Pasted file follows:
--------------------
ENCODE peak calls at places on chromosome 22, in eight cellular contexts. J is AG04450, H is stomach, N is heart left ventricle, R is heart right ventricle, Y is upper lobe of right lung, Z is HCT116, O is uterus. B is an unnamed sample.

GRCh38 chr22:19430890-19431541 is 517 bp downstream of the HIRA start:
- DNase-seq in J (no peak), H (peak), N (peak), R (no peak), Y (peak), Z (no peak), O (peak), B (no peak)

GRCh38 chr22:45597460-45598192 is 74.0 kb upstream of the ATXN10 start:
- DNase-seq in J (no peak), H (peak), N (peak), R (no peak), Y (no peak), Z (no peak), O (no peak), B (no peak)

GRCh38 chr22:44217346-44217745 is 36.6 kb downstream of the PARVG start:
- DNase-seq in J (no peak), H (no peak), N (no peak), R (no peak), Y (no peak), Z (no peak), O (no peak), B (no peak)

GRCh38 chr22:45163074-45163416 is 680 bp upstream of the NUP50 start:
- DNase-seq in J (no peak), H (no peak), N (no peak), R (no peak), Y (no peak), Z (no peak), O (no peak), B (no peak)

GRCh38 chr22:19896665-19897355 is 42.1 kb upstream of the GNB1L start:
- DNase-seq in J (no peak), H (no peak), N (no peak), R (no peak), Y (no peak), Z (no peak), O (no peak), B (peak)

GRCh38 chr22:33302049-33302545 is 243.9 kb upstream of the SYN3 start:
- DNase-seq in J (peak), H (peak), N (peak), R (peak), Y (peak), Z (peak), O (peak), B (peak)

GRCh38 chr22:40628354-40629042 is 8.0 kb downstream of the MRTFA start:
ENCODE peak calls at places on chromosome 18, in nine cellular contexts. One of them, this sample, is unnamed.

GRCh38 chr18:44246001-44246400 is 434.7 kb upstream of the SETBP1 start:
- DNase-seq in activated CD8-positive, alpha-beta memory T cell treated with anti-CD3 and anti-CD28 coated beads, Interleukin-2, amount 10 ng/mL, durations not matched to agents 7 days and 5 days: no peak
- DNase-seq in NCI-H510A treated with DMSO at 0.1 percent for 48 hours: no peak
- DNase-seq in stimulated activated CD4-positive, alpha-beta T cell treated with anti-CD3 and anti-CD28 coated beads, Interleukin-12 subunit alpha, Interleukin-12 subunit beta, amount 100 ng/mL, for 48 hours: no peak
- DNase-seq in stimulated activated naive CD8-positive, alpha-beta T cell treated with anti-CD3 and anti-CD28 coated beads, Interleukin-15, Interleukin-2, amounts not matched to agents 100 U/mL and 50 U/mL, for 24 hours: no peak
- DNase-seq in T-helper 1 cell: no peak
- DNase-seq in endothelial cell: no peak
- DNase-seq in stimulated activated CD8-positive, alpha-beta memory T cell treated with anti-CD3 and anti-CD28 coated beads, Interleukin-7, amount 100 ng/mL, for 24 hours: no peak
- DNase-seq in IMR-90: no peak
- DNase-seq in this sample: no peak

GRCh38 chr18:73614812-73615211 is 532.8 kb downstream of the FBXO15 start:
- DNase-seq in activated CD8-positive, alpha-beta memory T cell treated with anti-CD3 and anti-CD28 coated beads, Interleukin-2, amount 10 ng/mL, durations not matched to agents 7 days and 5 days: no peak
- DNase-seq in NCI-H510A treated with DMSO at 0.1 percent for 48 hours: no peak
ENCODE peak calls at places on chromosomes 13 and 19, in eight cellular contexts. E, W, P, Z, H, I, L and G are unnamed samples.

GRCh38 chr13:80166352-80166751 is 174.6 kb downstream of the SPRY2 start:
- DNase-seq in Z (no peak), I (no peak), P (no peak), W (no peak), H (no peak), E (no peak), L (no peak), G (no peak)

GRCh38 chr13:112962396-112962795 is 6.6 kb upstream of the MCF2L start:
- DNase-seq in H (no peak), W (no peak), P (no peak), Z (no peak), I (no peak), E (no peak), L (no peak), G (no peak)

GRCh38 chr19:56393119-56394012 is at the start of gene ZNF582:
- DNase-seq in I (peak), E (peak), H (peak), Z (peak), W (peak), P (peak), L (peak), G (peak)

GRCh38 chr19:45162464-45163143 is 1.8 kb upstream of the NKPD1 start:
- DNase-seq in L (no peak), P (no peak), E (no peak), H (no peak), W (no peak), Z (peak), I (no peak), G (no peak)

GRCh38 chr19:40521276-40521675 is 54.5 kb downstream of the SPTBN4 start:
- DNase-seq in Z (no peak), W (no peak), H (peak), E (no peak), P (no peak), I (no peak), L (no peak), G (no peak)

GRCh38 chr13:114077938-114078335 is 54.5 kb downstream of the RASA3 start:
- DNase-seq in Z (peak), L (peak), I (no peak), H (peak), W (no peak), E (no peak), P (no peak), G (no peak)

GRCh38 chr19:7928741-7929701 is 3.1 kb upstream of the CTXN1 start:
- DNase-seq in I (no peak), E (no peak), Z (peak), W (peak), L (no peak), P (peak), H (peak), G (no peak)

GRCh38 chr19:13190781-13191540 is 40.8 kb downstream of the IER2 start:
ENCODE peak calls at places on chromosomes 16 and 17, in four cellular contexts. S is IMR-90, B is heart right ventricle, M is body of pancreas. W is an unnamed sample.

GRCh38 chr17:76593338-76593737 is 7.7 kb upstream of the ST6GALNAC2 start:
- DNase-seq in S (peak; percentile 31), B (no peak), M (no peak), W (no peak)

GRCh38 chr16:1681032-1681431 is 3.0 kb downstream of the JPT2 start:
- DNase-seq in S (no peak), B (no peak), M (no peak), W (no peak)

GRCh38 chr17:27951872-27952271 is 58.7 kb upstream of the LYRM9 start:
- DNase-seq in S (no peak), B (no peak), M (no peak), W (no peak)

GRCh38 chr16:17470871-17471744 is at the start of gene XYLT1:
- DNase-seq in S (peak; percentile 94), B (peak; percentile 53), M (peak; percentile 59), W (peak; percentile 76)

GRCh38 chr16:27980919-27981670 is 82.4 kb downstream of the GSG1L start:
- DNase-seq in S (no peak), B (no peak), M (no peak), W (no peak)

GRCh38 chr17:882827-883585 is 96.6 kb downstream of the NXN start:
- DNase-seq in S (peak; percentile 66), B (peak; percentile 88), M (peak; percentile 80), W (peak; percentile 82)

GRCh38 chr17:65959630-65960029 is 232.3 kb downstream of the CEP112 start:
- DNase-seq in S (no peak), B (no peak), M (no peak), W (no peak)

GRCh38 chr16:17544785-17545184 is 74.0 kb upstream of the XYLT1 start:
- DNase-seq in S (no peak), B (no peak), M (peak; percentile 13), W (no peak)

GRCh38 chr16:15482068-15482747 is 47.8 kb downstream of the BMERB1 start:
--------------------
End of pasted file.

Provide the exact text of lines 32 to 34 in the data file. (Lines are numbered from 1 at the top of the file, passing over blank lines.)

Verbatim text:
GRCh38 chr13:112962396-112962795 is 6.6 kb upstream of the MCF2L start:
- DNase-seq in H (no peak), W (no peak), P (no peak), Z (no peak), I (no peak), E (no peak), L (no peak), G (no peak)

GRCh38 chr19:56393119-56394012 is at the start of gene ZNF582: